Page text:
Malala Yousafzai signs production deal with Apple TV+
Nobel laureate to make dramas, films, documentaries and children's shows through her company Extracurricular
Nobel laureate Malala Yousafzai has linked up with Apple to produce new programmes to air on the technology company's streaming service.
Yousafzai, 23, and her production company, Extracurricular, are expanding an existing deal with Apple to make dramas, films, documentaries and children’s shows, a blog post on the company's website said.
“I am really excited for this part of my journey because it will help me to reach young women and girls,” she said.
“I’m grateful for the opportunity to support women, young people, writers and artists in reflecting the world as they see it."
Yousafzai joins a studio of superstar names who are working with Apple TV+, including Oprah Winfrey, Martin Scorsese and Tom Hanks.
“She is wise beyond her years and I wanted to work with her,” Apple chief executive Tim Cook said.
Yousafzai rose to prominence at age 11 after blogging about life under the Taliban.
Four years later, she survived wounds to the head and neck when hit by a Taliban gunman in 2012, in the Swat District of Pakistan, for speaking out about girls’ education.
She graduated from the University of Oxford last year with a degree in philosophy, politics and economics.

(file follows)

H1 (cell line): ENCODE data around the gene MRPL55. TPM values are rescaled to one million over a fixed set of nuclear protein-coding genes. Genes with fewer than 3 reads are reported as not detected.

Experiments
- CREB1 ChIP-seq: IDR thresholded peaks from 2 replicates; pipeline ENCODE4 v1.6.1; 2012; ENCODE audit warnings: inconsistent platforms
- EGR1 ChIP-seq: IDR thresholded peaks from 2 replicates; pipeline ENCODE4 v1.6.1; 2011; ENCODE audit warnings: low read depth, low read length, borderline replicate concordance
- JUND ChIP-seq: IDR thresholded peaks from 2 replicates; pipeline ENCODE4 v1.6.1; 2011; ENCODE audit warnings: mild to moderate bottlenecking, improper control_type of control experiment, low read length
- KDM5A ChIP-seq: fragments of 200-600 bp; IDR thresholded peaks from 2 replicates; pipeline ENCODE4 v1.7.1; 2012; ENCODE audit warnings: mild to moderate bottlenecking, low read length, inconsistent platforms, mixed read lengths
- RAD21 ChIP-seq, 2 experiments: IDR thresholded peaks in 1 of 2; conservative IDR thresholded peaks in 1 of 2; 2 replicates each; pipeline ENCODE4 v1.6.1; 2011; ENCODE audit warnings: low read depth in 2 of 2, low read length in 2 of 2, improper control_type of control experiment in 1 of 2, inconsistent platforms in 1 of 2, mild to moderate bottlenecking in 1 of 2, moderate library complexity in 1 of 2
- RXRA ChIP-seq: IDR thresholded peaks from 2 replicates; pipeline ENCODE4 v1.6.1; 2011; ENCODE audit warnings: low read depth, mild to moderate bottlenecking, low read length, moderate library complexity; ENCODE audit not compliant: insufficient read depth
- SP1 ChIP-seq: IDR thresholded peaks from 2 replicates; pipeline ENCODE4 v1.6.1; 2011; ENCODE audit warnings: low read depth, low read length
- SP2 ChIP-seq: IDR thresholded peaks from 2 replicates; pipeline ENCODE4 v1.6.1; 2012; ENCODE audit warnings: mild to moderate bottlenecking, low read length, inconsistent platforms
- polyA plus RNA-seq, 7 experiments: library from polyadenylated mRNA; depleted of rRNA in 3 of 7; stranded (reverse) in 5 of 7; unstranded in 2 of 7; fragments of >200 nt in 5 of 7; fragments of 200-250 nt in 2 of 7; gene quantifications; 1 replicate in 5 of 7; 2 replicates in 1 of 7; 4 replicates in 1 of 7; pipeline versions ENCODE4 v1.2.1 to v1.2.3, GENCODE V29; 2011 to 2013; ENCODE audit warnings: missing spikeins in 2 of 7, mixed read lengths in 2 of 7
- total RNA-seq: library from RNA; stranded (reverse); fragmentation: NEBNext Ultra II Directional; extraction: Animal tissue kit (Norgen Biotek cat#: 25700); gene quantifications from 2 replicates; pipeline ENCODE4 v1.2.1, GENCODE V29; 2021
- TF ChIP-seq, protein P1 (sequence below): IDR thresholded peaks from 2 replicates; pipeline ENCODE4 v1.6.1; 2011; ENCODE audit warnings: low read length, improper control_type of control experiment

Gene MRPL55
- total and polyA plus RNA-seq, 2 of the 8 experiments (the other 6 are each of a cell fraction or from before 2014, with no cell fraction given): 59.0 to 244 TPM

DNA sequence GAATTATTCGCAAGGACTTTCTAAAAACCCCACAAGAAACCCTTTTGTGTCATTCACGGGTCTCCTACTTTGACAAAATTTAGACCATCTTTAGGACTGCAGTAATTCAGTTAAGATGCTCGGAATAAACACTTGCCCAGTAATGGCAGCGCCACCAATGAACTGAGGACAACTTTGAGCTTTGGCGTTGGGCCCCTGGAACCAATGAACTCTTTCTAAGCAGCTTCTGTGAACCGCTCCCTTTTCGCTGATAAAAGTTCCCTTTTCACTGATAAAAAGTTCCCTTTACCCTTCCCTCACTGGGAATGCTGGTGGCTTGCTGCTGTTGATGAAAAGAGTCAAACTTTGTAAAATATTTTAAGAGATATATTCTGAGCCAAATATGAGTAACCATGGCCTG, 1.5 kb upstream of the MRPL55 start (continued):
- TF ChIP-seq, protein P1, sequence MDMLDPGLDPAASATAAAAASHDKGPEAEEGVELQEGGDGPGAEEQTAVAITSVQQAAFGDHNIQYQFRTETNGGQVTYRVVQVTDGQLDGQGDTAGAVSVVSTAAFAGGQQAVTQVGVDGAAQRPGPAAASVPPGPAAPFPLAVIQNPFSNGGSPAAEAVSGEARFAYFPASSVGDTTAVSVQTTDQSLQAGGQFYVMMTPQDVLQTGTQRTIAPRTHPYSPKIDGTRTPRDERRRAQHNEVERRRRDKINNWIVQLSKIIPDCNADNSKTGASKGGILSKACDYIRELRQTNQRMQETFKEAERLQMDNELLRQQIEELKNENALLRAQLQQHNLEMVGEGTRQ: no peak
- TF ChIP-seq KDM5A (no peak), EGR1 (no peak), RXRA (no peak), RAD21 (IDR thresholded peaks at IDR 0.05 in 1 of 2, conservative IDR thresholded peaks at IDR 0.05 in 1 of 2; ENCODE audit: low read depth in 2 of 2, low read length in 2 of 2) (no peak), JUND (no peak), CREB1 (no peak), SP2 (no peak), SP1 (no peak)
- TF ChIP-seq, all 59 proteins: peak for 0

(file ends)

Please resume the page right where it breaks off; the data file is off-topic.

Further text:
The university is known for producing political leaders, including former UK prime minister David Cameron and Pakistan’s Benazir Bhutto and Imran Khan.
After the attack, she was flown to Britain for medical treatment and settled in the city of Birmingham.
She was at school there when she heard in 2014 that she had won the Nobel Peace Prize, along with Indian activist Kailash Satyarthi, "for their struggle against the suppression of children and young people, and for the right of all children to education".
The youngest Nobel laureate, she has continued to speak out for girls' education.
In 2018, Apple teamed up with her for the Malala Fund, an organisation extending secondary education opportunities to girls around the globe.
Updated: March 9, 2021 10:25 AM